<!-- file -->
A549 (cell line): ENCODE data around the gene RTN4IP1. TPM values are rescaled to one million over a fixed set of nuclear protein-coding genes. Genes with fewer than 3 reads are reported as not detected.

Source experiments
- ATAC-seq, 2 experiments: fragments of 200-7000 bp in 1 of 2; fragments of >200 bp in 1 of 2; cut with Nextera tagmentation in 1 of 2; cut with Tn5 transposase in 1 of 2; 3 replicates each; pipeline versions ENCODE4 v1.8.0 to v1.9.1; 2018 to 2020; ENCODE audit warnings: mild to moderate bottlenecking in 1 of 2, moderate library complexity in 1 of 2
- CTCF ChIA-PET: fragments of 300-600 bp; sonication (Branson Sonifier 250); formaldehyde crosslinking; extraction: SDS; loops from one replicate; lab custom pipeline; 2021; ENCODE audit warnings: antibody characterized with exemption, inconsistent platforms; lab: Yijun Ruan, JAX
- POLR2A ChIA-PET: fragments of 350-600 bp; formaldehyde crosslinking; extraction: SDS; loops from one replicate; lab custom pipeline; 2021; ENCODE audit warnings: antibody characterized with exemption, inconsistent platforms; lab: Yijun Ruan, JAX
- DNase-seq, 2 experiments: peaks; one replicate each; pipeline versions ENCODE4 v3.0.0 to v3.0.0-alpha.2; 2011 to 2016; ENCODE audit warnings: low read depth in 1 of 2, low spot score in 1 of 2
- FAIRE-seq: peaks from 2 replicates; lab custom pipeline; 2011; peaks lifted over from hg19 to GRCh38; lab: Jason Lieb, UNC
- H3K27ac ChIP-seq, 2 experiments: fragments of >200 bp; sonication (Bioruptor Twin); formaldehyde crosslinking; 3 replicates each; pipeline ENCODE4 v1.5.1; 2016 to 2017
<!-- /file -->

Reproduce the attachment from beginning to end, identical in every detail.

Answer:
A549 (cell line): ENCODE data around the gene RTN4IP1. TPM values are rescaled to one million over a fixed set of nuclear protein-coding genes. Genes with fewer than 3 reads are reported as not detected.

Source experiments
- ATAC-seq, 2 experiments: fragments of 200-7000 bp in 1 of 2; fragments of >200 bp in 1 of 2; cut with Nextera tagmentation in 1 of 2; cut with Tn5 transposase in 1 of 2; 3 replicates each; pipeline versions ENCODE4 v1.8.0 to v1.9.1; 2018 to 2020; ENCODE audit warnings: mild to moderate bottlenecking in 1 of 2, moderate library complexity in 1 of 2
- CTCF ChIA-PET: fragments of 300-600 bp; sonication (Branson Sonifier 250); formaldehyde crosslinking; extraction: SDS; loops from one replicate; lab custom pipeline; 2021; ENCODE audit warnings: antibody characterized with exemption, inconsistent platforms; lab: Yijun Ruan, JAX
- POLR2A ChIA-PET: fragments of 350-600 bp; formaldehyde crosslinking; extraction: SDS; loops from one replicate; lab custom pipeline; 2021; ENCODE audit warnings: antibody characterized with exemption, inconsistent platforms; lab: Yijun Ruan, JAX
- DNase-seq, 2 experiments: peaks; one replicate each; pipeline versions ENCODE4 v3.0.0 to v3.0.0-alpha.2; 2011 to 2016; ENCODE audit warnings: low read depth in 1 of 2, low spot score in 1 of 2
- FAIRE-seq: peaks from 2 replicates; lab custom pipeline; 2011; peaks lifted over from hg19 to GRCh38; lab: Jason Lieb, UNC
- H3K27ac ChIP-seq, 2 experiments: fragments of >200 bp; sonication (Bioruptor Twin); formaldehyde crosslinking; 3 replicates each; pipeline ENCODE4 v1.5.1; 2016 to 2017